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Evacuation disorders in constipation tied to rectal gas volume

06 Dec 2016

Rectal gas volume in patients with constipation may be greater among those with rectal evacuation disorders than among those without these disorders, a study finds.

The study included 1,552 patients with constipation who were evaluated over 20 years. Of these, 141 had pelvic CT examinations, including anorectal manometry, balloon expulsion tests and colon transit tests. Patients were then grouped according to their condition: rectal evacuation disorders, slow transit constipation and normal transit constipation.

There were two observers who measured areas of gas on each image using standard CT software. Rectal gas volume, maximal rectal gas transaxial area and area of rectal gas were compared among the three patient groups. 

The measurements of rectal gas volume by the two observers were positively correlated (inter-class correlation coefficient 0.99; p<0.001). Measurements of rectal gas volume and maximal rectal gas transaxial area differed among the groups (p<0.001 for both).

Patients with rectal evacuation disorders had higher median rectal gas volume compared with patients with slow transit or normal transit constipation (13.84 vs 2.51 and 1.33 cm3; p<0.05 for both).

Similarly, area of rectal gas, which was correlated with maximal rectal gas transaxial area (Spearman correlation coefficient, 0.7; p<0.001), differed among the three groups (p=0.033). Patients with rectal evacuation disorders showed greater areas of rectal gas on the abdominal scout film compared with patients with normal transit constipation.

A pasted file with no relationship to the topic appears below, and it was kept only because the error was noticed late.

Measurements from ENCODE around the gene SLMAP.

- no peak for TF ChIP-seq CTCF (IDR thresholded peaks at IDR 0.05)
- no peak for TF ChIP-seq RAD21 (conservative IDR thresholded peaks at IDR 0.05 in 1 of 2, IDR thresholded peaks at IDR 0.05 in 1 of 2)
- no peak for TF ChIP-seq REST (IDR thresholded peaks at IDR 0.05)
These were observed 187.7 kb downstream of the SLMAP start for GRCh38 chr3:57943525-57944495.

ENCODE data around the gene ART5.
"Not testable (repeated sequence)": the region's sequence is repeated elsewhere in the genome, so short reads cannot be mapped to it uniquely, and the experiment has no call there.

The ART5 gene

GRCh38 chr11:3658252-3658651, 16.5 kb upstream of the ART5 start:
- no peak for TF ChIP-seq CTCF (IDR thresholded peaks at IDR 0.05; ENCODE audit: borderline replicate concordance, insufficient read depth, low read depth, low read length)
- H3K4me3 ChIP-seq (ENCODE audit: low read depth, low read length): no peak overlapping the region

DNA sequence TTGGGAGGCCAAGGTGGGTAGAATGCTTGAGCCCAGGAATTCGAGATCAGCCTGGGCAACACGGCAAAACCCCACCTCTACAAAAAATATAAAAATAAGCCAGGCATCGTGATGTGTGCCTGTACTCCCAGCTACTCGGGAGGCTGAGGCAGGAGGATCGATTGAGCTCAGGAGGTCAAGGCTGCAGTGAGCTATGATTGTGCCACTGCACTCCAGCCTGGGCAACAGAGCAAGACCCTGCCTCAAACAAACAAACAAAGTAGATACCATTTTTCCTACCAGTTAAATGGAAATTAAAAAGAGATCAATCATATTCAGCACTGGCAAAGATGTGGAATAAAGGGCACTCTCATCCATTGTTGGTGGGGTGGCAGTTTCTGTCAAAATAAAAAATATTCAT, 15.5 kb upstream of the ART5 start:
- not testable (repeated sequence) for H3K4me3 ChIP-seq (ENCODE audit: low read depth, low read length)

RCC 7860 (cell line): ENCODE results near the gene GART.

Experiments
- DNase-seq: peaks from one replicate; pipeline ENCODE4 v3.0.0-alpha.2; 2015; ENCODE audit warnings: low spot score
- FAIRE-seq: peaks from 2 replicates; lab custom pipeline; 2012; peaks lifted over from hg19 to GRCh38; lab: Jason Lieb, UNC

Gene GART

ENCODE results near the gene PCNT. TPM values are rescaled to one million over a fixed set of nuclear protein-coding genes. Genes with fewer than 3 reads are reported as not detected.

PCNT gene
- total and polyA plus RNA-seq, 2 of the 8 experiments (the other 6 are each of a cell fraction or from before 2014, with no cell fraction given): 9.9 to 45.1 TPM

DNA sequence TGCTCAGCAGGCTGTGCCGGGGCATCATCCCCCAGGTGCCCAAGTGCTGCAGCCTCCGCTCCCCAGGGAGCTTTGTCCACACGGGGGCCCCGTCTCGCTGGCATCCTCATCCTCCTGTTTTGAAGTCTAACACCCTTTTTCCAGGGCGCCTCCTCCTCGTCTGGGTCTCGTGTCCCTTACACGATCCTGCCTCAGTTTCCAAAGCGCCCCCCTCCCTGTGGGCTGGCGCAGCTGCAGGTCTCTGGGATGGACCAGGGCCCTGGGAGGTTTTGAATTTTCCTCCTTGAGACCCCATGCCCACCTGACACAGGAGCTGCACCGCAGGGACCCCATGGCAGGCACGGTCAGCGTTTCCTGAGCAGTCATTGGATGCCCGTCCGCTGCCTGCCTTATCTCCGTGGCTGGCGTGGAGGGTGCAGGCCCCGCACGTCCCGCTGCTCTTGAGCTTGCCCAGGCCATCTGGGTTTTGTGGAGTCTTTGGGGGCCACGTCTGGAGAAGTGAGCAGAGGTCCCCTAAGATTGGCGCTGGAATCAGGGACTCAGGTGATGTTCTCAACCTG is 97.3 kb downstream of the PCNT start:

The findings indicate that rectal gas volume may be used to identify evacuation disorders in patients with constipation.

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Most Read Articles
Roshini Claire Anthony, 11 Sep 2019

Beta-blockers could reduce mortality risk in patients with heart failure with reduced ejection fraction (HFrEF) and moderate or moderately-severe renal dysfunction without causing harm, according to the BB-META-HF* trial presented at ESC 2019.

Elvira Manzano, 2 days ago

The US Preventive Services Task Force (USPSTF), in an update of its 2013 recommendations, called on clinicians to offer risk-reducing medications to women who are at increased risk for breast cancer but at low risk for adverse effects.

Pearl Toh, 3 days ago
The use of SGLT-2* inhibitors was not associated with a higher risk of severe or nonsevere urinary tract infections (UTIs) in patients with type 2 diabetes (T2D) compared with DPP**-4 inhibitors or GLP-1*** receptor agonists, a population-based cohort study shows.
6 days ago
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